Wagon Mound National Historic Landmark

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Wagon Mound
Wagon Mound National Historic Landmark is located in New Mexico
Wagon Mound National Historic Landmark
Wagon Mound National Historic Landmark is located in the US
Wagon Mound National Historic Landmark
Nearest city Wagon Mound, New Mexico
Coordinates 36°0′39″N 104°42′10″W / 36.01083°N 104.70278°W / 36.01083; -104.70278Coordinates: 36°0′39″N 104°42′10″W / 36.01083°N 104.70278°W / 36.01083; -104.70278
Area 150 acres (61 ha)
Built 1868 (1868)
NRHP Reference # 66000478[1]
Significant dates
Added to NRHP October 15, 1966
Designated NHL May 23, 1963[2]
Designated NMSRCP December 20, 1968

The Wagon Mound is a butte that was a major landmark for pioneers along the Cimarron Cutoff of the Old Santa Fe Trail, a well-known settlement route connecting St. Louis, Missouri and Santa Fe, New Mexico. It is located just east of Wagon Mound, New Mexico, a village named after the butte. The bute is a designated National Historic Landmark, along with Santa Clara Canyon, a site just northwest of the village where travelers on the trail frequently camped and took on water.[3] [4]

Description and history[edit]

Wagon Mound is a roughly lozenge-shaped mesa with its highest point at about 6,930 feet (2,110 m). New Mexico State Road 120 runs eastward from the village of Wagon Mound to the north of the mesa, while New Mexico State Road 271 runs southeastearly from the village to its south and west. The village is located directly west of the mesa, with two small mesas, known as the Pilot Knobs, to its west. Wagon Mound is readily visible from the Rabbit Ears, the major landmark further east on the trail.[4]

Wagon Mound was an important landmark on the Cimarron Cutoff branch of the Santa Fe Trail for several reasons. First, it was the last major landmark before reaching Santa Fe, signalling the approaching end of the journey to westbound travelers. Second, the Santa Clara Canyon, located about 2 miles (3.2 km) to the northwest, had a spring that was a reliable source of water in the desert environment. It also served as a cautionary point, because the topography of Santa Clara Canyon made groups camping their vulnerable to attacks by hostile Native Americans, with one notably large attack occurring in 1850. The route was heavily used between about 1822 and the American Civil War. Usage declined with the advent of the railroad (which followed the Santa Fe Trail route in this area) in the 1870s.[4]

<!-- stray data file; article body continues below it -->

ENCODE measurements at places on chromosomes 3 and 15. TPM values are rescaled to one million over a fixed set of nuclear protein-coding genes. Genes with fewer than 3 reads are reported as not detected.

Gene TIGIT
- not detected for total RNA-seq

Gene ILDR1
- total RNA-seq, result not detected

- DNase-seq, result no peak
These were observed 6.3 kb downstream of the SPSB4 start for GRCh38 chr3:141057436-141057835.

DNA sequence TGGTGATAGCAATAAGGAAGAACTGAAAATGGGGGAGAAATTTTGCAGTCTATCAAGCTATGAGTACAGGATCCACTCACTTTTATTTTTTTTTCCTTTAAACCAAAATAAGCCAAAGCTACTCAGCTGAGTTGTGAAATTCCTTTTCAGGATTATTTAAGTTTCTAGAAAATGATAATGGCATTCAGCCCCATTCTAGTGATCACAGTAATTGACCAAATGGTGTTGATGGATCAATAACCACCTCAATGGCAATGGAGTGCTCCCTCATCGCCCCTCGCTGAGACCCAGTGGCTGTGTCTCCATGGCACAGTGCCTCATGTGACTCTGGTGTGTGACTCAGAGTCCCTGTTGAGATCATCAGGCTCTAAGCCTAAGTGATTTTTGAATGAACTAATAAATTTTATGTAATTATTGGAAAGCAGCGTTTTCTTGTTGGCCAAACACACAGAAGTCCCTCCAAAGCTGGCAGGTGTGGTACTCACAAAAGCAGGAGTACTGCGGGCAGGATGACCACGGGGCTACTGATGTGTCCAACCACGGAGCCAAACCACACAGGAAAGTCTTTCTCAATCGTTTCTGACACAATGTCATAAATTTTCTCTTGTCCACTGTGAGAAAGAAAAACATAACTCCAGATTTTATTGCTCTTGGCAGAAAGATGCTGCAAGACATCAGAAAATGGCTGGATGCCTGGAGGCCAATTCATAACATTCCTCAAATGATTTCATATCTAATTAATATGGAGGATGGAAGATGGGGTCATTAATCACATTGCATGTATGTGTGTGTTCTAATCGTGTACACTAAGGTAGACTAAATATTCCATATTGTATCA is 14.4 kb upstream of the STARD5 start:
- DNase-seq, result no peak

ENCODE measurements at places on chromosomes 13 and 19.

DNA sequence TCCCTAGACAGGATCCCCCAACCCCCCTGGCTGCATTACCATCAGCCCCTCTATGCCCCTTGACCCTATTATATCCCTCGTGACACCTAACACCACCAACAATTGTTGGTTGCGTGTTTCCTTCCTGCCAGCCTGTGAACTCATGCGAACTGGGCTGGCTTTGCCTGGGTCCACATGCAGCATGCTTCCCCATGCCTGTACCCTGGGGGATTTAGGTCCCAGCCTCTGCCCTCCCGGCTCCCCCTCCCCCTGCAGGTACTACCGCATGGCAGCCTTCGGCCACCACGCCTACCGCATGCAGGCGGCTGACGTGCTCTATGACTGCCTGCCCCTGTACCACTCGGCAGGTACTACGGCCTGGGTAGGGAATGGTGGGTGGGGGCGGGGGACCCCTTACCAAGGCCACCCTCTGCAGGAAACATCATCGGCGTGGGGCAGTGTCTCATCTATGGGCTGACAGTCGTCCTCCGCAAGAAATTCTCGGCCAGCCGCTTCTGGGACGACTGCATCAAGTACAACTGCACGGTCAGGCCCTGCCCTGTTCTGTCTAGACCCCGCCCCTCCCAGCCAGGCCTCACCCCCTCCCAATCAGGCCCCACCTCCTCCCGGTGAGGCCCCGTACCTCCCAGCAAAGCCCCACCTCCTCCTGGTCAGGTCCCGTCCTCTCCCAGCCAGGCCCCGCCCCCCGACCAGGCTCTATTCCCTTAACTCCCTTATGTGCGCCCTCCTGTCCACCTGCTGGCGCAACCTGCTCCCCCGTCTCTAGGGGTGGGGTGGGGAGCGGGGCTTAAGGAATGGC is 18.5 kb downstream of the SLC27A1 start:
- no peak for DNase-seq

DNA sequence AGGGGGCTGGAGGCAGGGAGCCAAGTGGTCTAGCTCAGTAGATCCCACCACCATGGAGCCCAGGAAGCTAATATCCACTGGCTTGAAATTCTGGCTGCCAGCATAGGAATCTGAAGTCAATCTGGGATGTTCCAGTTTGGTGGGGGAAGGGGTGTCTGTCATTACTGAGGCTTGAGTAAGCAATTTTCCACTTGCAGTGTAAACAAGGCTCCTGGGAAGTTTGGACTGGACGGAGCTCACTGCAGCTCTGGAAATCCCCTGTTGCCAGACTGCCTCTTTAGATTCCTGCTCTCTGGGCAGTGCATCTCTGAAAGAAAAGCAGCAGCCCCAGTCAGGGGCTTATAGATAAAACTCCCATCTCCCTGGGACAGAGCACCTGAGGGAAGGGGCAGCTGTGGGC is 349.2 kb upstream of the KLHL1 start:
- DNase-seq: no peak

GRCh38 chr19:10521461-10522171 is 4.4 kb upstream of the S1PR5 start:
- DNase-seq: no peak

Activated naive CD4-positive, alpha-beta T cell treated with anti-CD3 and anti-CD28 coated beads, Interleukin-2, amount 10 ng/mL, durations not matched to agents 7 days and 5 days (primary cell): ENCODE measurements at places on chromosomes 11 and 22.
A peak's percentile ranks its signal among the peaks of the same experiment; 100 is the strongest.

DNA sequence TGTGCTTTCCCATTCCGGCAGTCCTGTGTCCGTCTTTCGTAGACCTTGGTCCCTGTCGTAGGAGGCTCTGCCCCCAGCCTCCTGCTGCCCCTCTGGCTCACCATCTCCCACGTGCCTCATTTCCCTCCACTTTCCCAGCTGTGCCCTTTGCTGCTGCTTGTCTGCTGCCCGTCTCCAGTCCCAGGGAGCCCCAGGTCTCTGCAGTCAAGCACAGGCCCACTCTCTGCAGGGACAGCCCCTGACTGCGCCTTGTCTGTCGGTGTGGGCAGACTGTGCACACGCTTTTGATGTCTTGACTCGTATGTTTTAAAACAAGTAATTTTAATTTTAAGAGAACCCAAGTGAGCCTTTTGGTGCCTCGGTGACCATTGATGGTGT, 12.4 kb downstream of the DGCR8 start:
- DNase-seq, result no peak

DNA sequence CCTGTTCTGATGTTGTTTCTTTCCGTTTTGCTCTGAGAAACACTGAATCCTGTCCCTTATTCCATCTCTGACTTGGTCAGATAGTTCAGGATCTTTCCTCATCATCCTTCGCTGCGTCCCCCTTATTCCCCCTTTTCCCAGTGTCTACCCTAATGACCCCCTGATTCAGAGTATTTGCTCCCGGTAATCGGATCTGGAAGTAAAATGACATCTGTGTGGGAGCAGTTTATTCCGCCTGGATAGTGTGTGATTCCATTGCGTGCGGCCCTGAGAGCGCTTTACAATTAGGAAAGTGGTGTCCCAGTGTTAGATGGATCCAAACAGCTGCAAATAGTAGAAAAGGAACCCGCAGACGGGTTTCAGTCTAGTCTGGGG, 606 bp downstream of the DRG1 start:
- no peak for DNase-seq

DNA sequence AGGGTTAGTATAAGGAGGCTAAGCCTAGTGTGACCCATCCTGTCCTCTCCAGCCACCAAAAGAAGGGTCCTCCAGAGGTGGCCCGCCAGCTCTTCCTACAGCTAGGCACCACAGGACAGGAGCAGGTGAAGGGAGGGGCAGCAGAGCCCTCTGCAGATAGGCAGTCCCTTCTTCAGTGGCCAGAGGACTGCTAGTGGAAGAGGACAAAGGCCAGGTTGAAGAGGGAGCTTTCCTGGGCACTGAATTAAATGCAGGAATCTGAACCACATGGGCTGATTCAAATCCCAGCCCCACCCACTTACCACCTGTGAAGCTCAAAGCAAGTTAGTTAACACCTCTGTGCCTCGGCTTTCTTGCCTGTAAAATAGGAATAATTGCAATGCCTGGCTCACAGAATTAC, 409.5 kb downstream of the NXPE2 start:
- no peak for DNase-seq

See also[edit]


  1. ^ National Park Service (2010-07-09). "National Register Information System". National Register of Historic Places. National Park Service. 
  2. ^ "National Historic Landmarks Survey, New Mexico" (PDF). National Park Service. Retrieved December 20, 2016. 
  3. ^ "Wagon Mound". National Historic Landmark summary listing. National Park Service. Retrieved 2008-06-26. 
  4. ^ a b c Richard Greenwood (February 10, 1975). National Register of Historic Places Inventory-Nomination: Wagon Mound / Wagon Mound (Santa Clara Spring) (pdf). National Park Service.  and Accompanying two photos, from 1962 and 1974 (32 KB)

External links[edit]